"What's your first name?" Timothy Turtle inquired, as he stared unpleasantly at the speaker.
"Never mind!" said the other. "Mr. Crow will do, if you want to attract my attention."
Timothy Turtle frowned.
"I don't want to," he retorted. "The fact is, I'd rather be alone. I don't care to have strangers peeping down at me when I'm enjoying a sun-bath."
"But I like to look at you," old Mr. Crow assured him solemnly. "You make me think of somebody I've known for a good many years."
"Ah! An old friend!" Timothy exclaimed.
"Well--not a friend, exactly," Mr. Crow explained. "He lives in the South, where I spend the winters. You look like him, in many ways."
"And his name?" Timothy Turtle said.
Timothy Turtle grunted.
"Humph!" he said. "I've never heard of him."
"That's not strange," old Mr. Crow told him. "He stays all the time in the South and you stay all the time in the North. You couldn't very we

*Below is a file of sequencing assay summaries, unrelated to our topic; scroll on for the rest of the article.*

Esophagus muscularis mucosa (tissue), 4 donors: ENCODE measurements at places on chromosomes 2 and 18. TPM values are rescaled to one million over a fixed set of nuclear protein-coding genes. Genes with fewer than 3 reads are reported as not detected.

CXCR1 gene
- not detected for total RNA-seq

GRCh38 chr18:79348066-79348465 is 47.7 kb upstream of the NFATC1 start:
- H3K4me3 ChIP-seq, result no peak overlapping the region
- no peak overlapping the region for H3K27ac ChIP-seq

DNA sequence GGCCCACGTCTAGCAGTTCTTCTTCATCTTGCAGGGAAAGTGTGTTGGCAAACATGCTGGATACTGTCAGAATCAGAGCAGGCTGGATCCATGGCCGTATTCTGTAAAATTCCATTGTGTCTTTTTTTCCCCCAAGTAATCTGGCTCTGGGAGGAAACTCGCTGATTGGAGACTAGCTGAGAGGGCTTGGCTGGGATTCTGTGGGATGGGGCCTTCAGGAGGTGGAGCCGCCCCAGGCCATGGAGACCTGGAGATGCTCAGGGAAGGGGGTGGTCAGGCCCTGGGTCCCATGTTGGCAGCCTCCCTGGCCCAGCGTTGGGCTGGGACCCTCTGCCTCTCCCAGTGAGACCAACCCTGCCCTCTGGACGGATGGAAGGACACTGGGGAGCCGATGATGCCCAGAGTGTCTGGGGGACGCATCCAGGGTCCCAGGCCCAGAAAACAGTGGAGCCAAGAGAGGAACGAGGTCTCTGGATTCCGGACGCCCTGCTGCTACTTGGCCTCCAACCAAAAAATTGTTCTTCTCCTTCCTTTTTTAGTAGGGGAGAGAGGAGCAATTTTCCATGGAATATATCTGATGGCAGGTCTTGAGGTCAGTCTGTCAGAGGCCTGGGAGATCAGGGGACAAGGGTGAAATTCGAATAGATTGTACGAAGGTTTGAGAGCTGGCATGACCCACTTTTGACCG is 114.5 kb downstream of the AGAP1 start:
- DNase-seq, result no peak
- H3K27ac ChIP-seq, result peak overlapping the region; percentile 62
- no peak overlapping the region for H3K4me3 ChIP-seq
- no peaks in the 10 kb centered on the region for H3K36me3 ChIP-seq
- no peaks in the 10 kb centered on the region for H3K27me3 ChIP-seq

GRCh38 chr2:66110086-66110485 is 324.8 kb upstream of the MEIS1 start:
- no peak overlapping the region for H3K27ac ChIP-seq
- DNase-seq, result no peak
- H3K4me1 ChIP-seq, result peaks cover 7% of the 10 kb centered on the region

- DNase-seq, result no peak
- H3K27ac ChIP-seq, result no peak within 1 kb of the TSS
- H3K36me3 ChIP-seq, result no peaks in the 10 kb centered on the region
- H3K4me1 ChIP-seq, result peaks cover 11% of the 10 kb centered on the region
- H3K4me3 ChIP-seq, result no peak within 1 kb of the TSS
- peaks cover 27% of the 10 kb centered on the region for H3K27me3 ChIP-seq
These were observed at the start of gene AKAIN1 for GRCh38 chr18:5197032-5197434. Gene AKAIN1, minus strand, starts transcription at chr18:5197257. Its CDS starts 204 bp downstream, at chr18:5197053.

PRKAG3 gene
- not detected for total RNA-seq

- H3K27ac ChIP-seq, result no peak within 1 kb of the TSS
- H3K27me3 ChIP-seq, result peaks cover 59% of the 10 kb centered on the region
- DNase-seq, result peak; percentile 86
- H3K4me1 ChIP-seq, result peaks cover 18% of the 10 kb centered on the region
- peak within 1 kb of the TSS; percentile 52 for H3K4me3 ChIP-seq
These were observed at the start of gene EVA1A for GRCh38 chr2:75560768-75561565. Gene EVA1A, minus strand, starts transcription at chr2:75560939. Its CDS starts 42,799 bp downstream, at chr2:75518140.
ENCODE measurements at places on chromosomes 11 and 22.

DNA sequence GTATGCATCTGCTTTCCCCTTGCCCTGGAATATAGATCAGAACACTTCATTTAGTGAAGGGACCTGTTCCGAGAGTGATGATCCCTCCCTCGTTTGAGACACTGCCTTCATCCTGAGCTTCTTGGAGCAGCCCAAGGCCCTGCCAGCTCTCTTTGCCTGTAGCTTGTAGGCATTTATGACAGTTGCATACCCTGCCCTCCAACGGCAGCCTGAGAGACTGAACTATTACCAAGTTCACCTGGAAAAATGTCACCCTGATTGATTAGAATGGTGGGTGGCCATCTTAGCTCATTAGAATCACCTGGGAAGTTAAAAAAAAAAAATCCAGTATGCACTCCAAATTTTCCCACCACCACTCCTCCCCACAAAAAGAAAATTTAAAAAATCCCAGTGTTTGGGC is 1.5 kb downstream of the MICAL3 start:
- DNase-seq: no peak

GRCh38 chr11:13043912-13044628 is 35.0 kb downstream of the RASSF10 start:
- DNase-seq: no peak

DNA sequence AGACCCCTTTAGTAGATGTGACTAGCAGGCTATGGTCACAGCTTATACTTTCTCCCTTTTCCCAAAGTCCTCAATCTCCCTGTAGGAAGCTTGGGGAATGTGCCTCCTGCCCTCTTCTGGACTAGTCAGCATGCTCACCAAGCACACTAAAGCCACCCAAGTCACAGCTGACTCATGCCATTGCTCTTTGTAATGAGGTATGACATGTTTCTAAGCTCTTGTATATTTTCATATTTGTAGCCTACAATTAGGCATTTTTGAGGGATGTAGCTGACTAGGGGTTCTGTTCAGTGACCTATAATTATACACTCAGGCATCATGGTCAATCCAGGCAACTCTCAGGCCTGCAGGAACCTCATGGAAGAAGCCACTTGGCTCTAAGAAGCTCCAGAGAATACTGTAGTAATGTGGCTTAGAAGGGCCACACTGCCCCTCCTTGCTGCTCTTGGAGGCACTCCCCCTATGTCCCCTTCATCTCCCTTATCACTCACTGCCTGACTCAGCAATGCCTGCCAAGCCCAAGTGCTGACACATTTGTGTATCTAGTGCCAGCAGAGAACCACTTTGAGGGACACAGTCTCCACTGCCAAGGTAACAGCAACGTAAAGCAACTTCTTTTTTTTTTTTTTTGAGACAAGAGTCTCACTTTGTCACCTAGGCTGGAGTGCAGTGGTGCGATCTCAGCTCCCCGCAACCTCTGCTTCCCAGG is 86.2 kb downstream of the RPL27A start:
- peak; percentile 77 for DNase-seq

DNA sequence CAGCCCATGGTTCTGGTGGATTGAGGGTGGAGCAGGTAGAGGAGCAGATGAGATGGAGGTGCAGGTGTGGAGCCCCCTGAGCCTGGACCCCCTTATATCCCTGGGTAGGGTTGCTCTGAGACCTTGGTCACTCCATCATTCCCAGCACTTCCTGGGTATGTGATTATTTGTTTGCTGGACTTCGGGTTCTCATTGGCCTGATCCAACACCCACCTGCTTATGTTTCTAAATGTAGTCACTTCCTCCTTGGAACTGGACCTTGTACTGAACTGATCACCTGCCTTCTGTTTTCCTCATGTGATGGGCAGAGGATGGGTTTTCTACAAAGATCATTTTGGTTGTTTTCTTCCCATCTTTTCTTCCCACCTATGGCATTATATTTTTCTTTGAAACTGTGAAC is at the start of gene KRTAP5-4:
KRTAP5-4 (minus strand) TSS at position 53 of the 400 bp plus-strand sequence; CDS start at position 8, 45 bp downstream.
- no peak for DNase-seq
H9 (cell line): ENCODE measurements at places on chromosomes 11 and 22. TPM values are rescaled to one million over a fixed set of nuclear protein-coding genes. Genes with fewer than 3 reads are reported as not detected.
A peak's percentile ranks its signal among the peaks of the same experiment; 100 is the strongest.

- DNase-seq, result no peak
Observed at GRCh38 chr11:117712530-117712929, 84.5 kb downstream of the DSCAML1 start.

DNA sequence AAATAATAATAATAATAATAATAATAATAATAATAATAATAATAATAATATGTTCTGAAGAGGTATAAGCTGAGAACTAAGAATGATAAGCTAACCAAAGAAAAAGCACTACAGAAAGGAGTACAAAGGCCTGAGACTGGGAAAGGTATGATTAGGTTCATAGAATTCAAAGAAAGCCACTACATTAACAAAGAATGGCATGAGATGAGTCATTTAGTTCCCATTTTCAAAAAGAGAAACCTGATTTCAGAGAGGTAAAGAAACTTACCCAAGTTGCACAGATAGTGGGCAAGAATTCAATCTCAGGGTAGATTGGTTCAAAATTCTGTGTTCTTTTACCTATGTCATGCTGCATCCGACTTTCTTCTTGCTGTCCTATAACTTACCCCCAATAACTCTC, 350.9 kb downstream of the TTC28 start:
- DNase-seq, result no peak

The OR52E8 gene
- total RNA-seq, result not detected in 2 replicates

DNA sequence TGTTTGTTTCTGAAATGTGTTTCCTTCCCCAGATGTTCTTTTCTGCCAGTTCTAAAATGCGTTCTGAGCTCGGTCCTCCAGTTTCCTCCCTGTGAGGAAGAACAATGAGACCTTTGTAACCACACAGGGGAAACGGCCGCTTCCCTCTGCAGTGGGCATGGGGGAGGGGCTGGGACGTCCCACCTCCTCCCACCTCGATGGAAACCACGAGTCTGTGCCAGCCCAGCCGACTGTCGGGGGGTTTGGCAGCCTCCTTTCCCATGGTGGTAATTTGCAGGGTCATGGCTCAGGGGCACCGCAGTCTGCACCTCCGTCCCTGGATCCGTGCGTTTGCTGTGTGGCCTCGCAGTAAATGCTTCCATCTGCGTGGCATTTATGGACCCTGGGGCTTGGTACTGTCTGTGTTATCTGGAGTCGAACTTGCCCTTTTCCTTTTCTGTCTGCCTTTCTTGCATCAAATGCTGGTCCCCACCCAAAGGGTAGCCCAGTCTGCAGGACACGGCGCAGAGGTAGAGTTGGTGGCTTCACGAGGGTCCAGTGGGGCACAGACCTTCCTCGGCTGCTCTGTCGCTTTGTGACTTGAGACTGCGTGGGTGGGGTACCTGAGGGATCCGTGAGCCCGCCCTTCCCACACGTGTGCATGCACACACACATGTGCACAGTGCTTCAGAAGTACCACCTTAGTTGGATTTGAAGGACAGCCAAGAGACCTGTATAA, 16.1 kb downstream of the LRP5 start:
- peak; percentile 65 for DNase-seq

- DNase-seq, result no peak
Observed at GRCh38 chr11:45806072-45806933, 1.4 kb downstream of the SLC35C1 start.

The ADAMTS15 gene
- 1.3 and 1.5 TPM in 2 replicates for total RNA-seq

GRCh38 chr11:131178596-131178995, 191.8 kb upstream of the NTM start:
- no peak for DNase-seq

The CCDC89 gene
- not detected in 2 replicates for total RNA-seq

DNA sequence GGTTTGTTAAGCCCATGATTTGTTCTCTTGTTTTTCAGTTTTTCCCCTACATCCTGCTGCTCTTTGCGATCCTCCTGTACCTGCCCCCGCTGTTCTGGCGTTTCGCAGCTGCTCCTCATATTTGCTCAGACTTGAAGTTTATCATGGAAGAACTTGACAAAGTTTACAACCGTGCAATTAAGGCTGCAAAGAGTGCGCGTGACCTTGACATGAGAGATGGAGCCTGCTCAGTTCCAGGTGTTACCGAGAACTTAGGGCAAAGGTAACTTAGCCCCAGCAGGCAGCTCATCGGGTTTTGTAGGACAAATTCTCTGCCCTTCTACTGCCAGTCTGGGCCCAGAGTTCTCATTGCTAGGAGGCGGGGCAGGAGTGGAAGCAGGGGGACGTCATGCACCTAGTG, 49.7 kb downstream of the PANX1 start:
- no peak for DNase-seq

Funny review, Greg Homer. It's almost too bad it isn't true. Politically, the author was a Republican of the old school. If he had had any axe to grind, it would have been *against* Socialism, not for it.
Actually, it's a nice little, naturalistic sort of tale for children, much in the style of Thornton Burgess' books. Not only could I not find any propaganda, I couldn't find much in the way of a moral, either. But it's still rather enjoyable.
In the 1920s, the Socialist/Workers' movement was going strong. 'The Tale of Timothy Turtle', written for children, was actually a propaganda piece for the Socialist Workers Party.
Timothy Turtle works as a common laborer in huge factory run by J. P. Snappington, a wealthy and powerful industrialist Snapping Turtle.
Eventually, Timothy and his pals Travis Tortoise, Lizzie Lizard, and Fremont Frog revolt; they throw off the bonds of the tyrant capitalists and put the factory under common control by all the animals.
The four pals then move into an animal commune where they share the sexual favors of Lizzie Lizard.